Friday, July 12, 2019

First, Do No Harm

The Sole Heir™ recently graduated from medical school. (“We know!” shout the masses of readers. “Congratulations to her but it’s not like you haven’t mentioned it every day since.”) Part of the graduation ceremony is the taking of the Hippocratic Oath. While this phrase never actually appears in the oath’s current iteration, most of us know it as the source material for the exhortation to “First, do no harm.” This is good advice for way more people than just doctors. Since this blog exists to discuss writing, I’ll stick to that avenue today, though the lessons apply to all walks of life.

I’m one of those who believes a writer’s real work comes in editing and rewriting. To me, the real function of the first draft is to provide the ore from which the final product will be refined. That said, nuggets are sometimes recovered in final form directly from the stream. The trick of editing is to recognize those while improving everything else. In other words, doing no harm to what needs no assistance.

What is the surest way not to do harm to what already exists? (Short of not editing it, of course.) Accept your limitations. We all have them. If a particular phrase doesn’t read quite the way you’d like, change it, but keep the change only if you’re sure you like the edited version better. A tie should go to the original, if only because that was what you wrote in the full flow of creativity, presumably with the Muse perched on your shoulder.

Or maybe it wasn’t. Maybe you were just stuck at the time. It was late, you didn’t feel well, shitty day at the paying gig. Whatever. You took what was available, maybe justifying yourself by considering it a placeholder until you could get back and fix it in the edit. Now the edit is here and you still don’t have a better way.

There are a couple of directions to go from here. The preferred method is to re-write the entire paragraph or section to create a more elegant setup or exit for the problem sentence or phrase. Here’s the key: make sure that in fixing the offending sentence you don’t fuck up the surrounding material. If a less than optimal sentence is the result of leaving alone excellent writing both fore and aft, well, ain’t no one perfect.

That’s not to say you settle. At least for me, there are always additional editing passes, including a gruesomely detailed read/edit on screen/edit on paper/read aloud and proofread sequence that marks the final draft, after which I can type THE END and move on. This comes after at least two thorough edits beyond the first draft. Sometimes more.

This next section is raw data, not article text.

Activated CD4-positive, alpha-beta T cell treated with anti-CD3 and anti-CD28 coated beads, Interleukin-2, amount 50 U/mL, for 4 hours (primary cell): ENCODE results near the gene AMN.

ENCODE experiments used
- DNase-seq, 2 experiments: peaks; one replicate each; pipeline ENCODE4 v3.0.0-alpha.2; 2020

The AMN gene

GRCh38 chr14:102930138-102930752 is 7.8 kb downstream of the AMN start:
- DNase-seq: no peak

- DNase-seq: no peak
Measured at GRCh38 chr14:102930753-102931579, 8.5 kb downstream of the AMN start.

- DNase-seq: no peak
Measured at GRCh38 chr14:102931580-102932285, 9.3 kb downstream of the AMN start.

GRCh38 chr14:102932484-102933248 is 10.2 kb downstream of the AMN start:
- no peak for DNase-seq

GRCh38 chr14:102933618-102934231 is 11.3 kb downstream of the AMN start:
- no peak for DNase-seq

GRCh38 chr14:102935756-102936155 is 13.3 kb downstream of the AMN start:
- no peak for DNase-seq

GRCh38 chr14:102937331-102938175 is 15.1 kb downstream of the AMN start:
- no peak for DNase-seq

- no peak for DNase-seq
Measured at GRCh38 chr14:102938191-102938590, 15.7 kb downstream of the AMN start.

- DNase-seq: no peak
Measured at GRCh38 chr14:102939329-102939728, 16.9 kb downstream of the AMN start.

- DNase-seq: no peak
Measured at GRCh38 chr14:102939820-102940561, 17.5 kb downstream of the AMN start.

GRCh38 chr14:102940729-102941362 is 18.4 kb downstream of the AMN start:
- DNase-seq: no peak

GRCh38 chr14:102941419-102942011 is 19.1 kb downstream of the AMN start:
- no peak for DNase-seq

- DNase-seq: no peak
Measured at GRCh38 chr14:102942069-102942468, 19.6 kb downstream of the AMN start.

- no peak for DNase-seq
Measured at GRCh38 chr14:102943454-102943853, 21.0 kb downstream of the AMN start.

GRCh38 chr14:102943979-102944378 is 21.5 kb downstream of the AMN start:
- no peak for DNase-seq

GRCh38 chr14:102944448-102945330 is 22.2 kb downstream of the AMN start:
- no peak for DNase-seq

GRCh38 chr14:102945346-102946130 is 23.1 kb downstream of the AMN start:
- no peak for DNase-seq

The prescription to do no harm allows me not to have to undo anything in the later drafts that I should have left alone in the first place. I’m not so much accepting a less than stellar segment as I’m accepting that maybe that’s all the better I can write it at this time. If I’m diligent in improving my craft, I may have absorbed what I need to improve this bit by the next time I come around to it. This is why I don’t mind reading fiction when I’m working on a project. First, I almost have a project working, so I’d hardly ever get to read fiction if I denied myself access while crafting my own piece. More important from a writing perspective, I never know when something will strike me as a better way to handle whatever is giving me trouble. I like to thinking of it as inspiration or education rather than plagiarizing, but let’s be honest: we all steal. Might as well steal from the best, and from a passage that has some relevance to what you’re stuck on rather than a book of writerly advice.

First, do no harm. Editing can be enough of a pain in the ass. Don’t make subsequent passes harder than necessary because you improved what was good in the original right out of existence in the hope of making it better. (This is also why you should keep all drafts in separate files, so you can go back.) We write as we learn, in increments. Take your improvements as you find them.

And what if you never do get that sentence exactly how you want it? Regrettable, true, but not every word of your deathless process need bring a tear of envy to Shakespeare’s eye. Pick any favorite book from your shelf. I guarantee you there will be word choices, phrases, sentences, that you look at and think, “That’s not his best effort.” Doesn’t matter who the author is. The perfect cannot be aloud to become the enemy of the good.

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